Knowledge from within:
communityart and local
The ‘insider’ views of Southmead that are examined in this chapter set
themselves up as different to official and media representations. The
insider approach is that these outsider representations are generated
from a position similar to the master’s standpoint as described by
The logic of the standpoint epistemologies depends on
the understanding that the ‘master’s position’ in any set
of dominating social relations tends to produce distorted
At a time when politicians place increasing importance on the role of ‘community’ in overcoming social problems, ‘Searching for community’ asks the vital question ‘what is community, anyway?’. Is it an answer to social problems or an illusion to be dismissed?
This insightful book is written from the perspective of the late Jeremy Brent’s thirty year involvement as a youth worker in Southmead, a housing estate in Bristol and a place where discourses of community run strong. “Searching for community" presents a variety of perspectives to challenge the ways in which areas of poverty and disrepute are represented. It examines ways to understand and engage with the troublesome concept of ‘community’, vividly describing the collective actions of young people and adults to show the way community is enacted as a combination of dreams, actions and materiality.
Providing a unique mix of practical knowledge and a sophisticated analysis of popular, professional and theoretical ideas of community, “Searching for community" makes uneasy reading for those looking for simplistic solutions to issues including youth crime, social marginalisation and community empowerment.
This accessible book is a must-read for students and practitioners in the fields of community development, sociology and youth work who wish to get beyond the rhetoric and engage with the complexities of discourses of community.
How and why are arts and cultural practices meaningful to communities?
Highlighting examples from Lebanon, Latin America, China, Ireland, India, Sri Lanka and beyond, this exciting book explores the relationship between the arts, culture and community development.
Academics and practitioners from six continents discuss how diverse communities understand, re-imagine or seek to change personal, cultural, social, economic or political conditions while using the arts as their means and spaces of engagement.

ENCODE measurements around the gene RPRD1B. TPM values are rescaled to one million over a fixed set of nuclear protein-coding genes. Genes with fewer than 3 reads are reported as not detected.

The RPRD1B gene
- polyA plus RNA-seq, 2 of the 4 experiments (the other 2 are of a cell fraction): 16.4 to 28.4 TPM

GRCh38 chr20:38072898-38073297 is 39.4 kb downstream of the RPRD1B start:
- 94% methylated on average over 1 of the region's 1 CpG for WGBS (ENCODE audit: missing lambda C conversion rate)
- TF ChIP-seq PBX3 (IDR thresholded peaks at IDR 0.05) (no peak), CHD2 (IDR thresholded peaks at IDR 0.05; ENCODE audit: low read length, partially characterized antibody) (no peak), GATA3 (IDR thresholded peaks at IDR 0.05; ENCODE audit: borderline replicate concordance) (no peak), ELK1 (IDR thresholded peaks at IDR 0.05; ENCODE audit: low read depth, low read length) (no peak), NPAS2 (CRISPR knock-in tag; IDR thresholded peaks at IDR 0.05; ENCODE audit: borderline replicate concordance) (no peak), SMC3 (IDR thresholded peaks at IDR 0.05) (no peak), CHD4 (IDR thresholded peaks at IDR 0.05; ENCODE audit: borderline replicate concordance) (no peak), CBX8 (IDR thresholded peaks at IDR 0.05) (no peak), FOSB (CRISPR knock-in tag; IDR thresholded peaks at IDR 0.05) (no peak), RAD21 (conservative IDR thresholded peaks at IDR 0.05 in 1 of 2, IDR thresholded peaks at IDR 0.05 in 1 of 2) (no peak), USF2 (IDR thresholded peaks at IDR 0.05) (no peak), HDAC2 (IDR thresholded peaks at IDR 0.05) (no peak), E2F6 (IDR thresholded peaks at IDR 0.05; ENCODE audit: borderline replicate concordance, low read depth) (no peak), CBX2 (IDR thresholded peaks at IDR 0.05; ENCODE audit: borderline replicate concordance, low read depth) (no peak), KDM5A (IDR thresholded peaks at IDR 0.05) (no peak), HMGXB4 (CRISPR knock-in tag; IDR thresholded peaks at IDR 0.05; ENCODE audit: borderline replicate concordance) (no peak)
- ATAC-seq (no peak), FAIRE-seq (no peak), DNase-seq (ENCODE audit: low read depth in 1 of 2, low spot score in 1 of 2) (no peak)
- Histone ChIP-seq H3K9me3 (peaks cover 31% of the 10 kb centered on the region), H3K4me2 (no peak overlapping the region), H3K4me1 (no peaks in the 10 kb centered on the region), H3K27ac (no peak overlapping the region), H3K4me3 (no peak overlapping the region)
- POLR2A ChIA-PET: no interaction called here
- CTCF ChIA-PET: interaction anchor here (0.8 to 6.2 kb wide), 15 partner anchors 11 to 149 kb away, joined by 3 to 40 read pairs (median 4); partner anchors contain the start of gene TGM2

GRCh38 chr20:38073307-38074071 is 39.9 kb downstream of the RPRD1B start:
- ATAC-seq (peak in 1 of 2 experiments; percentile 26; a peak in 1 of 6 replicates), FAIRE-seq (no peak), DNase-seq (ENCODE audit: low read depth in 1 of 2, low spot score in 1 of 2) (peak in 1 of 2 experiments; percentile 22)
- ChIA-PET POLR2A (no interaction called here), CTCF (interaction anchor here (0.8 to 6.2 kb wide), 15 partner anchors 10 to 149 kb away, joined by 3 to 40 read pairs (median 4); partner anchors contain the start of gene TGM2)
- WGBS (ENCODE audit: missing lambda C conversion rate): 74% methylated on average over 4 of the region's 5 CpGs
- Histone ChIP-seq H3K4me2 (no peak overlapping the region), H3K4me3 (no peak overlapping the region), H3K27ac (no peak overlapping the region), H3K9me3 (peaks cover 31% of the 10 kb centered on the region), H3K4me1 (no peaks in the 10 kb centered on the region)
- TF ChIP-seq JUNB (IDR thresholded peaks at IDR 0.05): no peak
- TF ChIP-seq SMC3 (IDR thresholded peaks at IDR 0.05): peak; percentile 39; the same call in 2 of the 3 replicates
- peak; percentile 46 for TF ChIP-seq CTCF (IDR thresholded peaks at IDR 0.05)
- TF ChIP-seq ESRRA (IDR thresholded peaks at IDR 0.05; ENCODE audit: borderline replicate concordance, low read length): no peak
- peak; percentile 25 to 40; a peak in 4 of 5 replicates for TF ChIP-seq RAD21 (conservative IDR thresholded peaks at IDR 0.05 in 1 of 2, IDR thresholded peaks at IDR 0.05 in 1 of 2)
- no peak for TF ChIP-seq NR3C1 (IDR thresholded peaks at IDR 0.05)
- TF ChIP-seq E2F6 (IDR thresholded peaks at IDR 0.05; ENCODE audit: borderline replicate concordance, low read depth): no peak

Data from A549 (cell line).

Investigating the theory and practice of ‘cultural democracy’, this book explores a range of aesthetic forms including song, music, muralism, theatre, dance, and circus arts.
After Urban Regeneration is a comprehensive study of contemporary trends in urban policy and planning. Leading scholars come together to create a key contribution to the literature on gentrification, with a focus on the history and theory of community in urban policy. Engaging with debates as to how urban policy has changed, and continues to change, following the financial crash of 2008, the book provides an essential antidote to those who claim that culture and society can replicate the role of the state. Based on research from the UK Arts and Humanities Research Council’s Connected Communities programme and with a unique set of case studies drawing on artistic and cultural community work, the book will appeal to scholars and students in geography, urban studies, planning, sociology, law and art as well as policy makers and community workers.
This is a book that challenges contemporary images of ‘place’. Too often we are told about ‘deprived neighbourhoods’ but rarely do the people who live in those communities get to shape the agenda and describe, from their perspective, what is important to them. In this unique book the process of re-imagining comes to the fore in a fresh and contemporary look at one UK town, Rotherham.
Using history, artistic practice, writing, poetry, autobiography and collaborative ethnography, this book literally and figuratively re-imagines a place. It is a manifesto for alternative visions of community, located in histories and cultural reference points that often remain unheard within the mainstream media. As such, the book presents a ‘how to’ for researchers interested in community collaborative research and accessing alternative ways of knowing and voices in marginalised communities.